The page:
Manager Roy Hodgson announced his provisional England squad for the tournament on Monday and will hope to guide the country to their first major trophy since winning the World Cup in 1966.
And England will head to France with a 100 percent record in the European qualifiers, having won all their 10 games.
"I feel we've got a very good squad. It's probably the first time I've felt the squad is capable in any given game of matching any team," Rooney, the team's all-time leading goalscorer, told Sky Sports.
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"But obviously it's one thing having that, and another being able to do that consistently throughout a tournament.
"We've got players who can play anywhere across that front line. Myself, Jamie Vardy, Raheem Sterling, Daniel Sturridge can play out wide too. It's always difficult for opponents as well.
"We've had a good European Qualifiers campaign, but we need to make sure that we don't slack, that we keep going and keep pushing forward, and give ourselves every possible chance."
Rooney, who prefers playing as a striker, has acknowledged he might have to drop deeper into midfield where he has also been used by Manchester United manager Louis van Gaal this season.
With younger and faster talents coming through England's ranks, such as United teenager Marcus Rashford, Rooney was confident he can cope with any role in the squad.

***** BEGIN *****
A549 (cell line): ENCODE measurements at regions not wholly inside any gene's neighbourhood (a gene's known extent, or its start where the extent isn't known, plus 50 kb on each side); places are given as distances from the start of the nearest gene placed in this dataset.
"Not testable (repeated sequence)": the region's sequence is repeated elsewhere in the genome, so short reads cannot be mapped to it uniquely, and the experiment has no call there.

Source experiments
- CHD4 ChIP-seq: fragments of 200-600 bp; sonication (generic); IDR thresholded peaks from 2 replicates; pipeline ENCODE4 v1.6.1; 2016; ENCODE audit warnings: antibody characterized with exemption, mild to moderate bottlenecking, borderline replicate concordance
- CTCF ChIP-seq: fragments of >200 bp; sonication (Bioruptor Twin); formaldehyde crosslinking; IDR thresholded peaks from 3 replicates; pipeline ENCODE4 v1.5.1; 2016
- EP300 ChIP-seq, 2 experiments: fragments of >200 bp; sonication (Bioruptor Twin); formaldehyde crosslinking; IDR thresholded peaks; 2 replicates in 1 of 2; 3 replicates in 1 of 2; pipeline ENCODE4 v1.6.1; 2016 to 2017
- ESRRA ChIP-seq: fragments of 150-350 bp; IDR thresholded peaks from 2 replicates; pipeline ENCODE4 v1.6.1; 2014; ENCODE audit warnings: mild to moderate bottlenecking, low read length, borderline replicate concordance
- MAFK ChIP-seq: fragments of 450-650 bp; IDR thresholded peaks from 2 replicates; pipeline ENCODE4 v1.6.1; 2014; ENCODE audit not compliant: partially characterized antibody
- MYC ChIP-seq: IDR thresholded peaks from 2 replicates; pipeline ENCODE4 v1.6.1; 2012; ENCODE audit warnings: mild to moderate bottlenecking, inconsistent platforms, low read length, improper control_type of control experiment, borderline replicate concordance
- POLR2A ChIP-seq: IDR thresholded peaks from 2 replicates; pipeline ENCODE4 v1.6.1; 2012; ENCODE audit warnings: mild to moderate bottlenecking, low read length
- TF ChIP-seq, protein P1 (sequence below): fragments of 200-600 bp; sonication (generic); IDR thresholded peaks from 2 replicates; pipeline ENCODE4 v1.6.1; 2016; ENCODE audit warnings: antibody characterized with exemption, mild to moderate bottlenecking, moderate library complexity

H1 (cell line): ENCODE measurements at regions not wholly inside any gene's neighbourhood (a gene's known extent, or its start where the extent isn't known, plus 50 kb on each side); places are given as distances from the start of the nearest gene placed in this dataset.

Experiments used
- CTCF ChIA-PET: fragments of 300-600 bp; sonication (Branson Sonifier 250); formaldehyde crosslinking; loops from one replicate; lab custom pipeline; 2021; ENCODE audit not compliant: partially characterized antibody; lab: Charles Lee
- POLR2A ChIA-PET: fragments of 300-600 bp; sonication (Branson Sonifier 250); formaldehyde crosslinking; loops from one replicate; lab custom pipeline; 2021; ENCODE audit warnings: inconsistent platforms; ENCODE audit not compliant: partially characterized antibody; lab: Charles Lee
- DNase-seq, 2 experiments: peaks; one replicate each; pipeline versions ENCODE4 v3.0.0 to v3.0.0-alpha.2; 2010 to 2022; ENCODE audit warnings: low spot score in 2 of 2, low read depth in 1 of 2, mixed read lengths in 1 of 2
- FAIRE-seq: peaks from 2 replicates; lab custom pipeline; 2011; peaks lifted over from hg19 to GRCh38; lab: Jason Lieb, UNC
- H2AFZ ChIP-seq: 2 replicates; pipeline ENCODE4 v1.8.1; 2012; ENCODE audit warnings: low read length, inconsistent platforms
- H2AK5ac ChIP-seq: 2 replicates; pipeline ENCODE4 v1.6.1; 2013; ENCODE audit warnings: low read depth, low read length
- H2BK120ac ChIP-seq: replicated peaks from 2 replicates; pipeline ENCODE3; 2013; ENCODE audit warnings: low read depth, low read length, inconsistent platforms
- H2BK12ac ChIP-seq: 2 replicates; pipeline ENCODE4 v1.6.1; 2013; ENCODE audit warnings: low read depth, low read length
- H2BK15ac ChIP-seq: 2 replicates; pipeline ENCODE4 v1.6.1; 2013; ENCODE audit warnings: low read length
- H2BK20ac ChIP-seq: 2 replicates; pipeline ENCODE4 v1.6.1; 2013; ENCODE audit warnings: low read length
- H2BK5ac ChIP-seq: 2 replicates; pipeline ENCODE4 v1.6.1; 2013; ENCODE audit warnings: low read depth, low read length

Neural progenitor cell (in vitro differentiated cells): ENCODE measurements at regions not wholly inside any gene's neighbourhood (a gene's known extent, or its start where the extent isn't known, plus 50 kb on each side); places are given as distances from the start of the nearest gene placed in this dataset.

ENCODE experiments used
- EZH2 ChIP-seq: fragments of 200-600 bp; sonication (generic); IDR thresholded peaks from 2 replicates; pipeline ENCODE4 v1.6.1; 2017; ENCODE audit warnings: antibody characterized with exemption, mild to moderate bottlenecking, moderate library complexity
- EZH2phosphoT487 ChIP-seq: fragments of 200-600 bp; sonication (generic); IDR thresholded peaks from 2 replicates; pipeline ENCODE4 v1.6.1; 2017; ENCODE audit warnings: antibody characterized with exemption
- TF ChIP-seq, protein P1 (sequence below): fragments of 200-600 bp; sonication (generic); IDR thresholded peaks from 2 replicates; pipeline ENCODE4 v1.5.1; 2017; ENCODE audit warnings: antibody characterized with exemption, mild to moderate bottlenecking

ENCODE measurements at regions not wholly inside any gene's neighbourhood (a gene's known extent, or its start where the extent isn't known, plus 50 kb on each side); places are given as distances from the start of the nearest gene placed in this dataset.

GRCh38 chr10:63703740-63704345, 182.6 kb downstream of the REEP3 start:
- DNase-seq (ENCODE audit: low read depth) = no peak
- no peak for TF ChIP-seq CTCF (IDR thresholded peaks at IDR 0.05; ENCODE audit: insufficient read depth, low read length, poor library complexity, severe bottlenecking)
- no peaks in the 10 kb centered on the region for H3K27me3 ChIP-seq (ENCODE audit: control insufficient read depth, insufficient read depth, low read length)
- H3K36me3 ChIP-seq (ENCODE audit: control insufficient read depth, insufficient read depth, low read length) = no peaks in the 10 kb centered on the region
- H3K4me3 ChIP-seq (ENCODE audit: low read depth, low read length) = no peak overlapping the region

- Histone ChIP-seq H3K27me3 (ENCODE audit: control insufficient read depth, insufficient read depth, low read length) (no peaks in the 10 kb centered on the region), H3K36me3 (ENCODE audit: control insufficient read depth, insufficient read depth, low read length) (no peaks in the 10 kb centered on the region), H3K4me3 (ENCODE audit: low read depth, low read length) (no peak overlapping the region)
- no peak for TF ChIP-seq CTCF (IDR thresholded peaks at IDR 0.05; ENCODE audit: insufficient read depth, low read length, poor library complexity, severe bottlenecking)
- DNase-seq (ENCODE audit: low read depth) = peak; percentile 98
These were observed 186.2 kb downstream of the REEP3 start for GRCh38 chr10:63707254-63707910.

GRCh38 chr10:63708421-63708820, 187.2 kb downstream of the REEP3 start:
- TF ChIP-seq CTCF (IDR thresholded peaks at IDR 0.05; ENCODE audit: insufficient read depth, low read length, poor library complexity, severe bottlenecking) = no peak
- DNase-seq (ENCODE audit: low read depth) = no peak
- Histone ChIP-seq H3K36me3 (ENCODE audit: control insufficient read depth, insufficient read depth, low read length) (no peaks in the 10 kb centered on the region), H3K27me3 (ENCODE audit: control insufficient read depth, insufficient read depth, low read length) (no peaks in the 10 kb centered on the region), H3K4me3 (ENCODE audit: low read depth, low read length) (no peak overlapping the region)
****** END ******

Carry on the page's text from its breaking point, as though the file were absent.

"As a player you are always adapting. You adapt to your team mates, you adapt to the different coaches you are working under. It depends what the coaches want from you," said the 30-year-old, who scored seven goals in the qualifying campaign to overtake Bobby Charlton as England's top goalscorer.
"Throughout my career I've adapted to different situations and different teams I've played in, and I have no problem doing it. In football you need players who can play in different positions.
"I've always felt like I can play in different positions."
England face Russia, Slovakia and Wales in Group B of the 24-team tournament in France that starts on June 10.
England's Harry Kane speaks to Jamie Vardy after coming on as substitute
Image credit: Reuters
Rooney's comments that this is the first time he's felt an England side can compete with anyone at a major tournament during his time as a player is strange. Rooney burst to life at Euro 2004, a tournament where England went toe-to-toe with France and Portugal, and was part of the 2006 World Cup squad which, on paper, is the best squad the national side has taken to a tournament in recent times.
His aim is surely to engender some positivity around the setup, but it doesn't feel entirely sincere, despite the encouraging progress made under Roy Hodgson since the World Cup.
More revealing though are his admissions that he is happy to play elsewhere on the pitch. With Harry Kane, Jamie Vardy and Daniel Sturridge all selected, for the first time Rooney is not the No 1 striker. England have been so dependent on Rooney's fitness and form at every tournament since 2004, so this summer is a refreshing change.
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